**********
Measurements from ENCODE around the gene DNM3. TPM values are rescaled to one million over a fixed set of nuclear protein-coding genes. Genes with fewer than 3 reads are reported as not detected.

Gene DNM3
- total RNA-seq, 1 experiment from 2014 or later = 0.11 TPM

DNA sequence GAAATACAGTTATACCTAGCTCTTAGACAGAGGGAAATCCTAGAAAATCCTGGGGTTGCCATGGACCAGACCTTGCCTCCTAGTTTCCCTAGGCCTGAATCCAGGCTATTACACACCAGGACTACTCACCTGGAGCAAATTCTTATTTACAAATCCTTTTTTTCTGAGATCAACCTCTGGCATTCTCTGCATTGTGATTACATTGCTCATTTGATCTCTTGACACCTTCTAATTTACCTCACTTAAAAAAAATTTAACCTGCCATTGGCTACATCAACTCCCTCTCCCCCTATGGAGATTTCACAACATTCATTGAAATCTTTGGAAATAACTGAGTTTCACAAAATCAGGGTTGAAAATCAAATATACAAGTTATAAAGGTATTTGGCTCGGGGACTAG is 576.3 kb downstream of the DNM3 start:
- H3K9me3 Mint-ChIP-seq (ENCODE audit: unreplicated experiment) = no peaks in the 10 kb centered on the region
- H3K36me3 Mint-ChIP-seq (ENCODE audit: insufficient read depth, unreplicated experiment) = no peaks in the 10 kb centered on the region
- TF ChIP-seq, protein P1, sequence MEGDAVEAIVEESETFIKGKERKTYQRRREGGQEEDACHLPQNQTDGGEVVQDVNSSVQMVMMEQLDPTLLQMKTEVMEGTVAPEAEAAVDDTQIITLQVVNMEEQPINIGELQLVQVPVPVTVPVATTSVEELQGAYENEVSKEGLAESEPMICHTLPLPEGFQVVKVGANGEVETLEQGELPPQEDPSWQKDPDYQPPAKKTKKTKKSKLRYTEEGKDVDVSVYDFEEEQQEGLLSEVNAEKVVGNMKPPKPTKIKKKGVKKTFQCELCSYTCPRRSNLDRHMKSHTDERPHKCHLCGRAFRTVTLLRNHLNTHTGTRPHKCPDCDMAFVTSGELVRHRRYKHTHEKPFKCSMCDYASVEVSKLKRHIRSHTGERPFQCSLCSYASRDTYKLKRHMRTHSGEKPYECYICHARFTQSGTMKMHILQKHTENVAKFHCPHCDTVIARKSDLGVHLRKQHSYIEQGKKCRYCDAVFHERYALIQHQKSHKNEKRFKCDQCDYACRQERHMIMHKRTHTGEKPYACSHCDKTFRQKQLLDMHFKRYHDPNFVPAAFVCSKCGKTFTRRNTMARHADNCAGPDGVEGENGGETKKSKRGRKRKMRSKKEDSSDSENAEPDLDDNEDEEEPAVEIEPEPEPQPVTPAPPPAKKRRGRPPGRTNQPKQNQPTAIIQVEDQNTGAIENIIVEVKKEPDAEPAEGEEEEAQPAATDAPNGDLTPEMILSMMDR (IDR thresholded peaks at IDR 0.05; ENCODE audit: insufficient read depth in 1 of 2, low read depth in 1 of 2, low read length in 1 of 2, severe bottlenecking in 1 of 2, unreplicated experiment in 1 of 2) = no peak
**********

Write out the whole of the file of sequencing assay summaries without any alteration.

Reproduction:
Measurements from ENCODE around the gene DNM3. TPM values are rescaled to one million over a fixed set of nuclear protein-coding genes. Genes with fewer than 3 reads are reported as not detected.

Gene DNM3
- total RNA-seq, 1 experiment from 2014 or later = 0.11 TPM

DNA sequence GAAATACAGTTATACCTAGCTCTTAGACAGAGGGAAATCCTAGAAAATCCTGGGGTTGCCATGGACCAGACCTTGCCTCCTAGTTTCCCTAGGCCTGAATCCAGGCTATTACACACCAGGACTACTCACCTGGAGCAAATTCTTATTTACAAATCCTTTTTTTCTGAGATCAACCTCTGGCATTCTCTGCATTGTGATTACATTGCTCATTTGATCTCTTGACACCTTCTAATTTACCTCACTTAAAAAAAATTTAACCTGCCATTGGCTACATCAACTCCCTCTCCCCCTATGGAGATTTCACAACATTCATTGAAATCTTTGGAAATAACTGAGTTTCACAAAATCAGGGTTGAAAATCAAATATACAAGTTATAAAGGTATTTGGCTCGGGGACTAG is 576.3 kb downstream of the DNM3 start:
- H3K9me3 Mint-ChIP-seq (ENCODE audit: unreplicated experiment) = no peaks in the 10 kb centered on the region
- H3K36me3 Mint-ChIP-seq (ENCODE audit: insufficient read depth, unreplicated experiment) = no peaks in the 10 kb centered on the region
- TF ChIP-seq, protein P1, sequence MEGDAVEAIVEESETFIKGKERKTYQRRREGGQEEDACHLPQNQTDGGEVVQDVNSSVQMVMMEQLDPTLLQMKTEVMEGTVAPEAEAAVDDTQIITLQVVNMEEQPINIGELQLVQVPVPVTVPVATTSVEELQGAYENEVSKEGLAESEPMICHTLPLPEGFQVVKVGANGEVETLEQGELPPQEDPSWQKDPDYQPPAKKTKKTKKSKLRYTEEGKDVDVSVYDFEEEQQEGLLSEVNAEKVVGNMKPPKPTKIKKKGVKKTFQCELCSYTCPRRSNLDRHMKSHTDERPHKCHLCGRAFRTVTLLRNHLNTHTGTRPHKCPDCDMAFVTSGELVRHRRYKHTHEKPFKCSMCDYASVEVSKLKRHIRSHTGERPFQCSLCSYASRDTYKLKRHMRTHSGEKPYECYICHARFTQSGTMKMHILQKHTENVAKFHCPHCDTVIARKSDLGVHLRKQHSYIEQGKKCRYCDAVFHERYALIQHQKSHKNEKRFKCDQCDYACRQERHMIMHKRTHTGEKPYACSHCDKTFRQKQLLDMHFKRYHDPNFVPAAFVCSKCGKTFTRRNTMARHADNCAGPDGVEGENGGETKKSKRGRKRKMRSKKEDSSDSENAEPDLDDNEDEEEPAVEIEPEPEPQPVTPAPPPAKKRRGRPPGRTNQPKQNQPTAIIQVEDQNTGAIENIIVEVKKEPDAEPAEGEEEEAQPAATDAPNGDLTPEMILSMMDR (IDR thresholded peaks at IDR 0.05; ENCODE audit: insufficient read depth in 1 of 2, low read depth in 1 of 2, low read length in 1 of 2, severe bottlenecking in 1 of 2, unreplicated experiment in 1 of 2) = no peak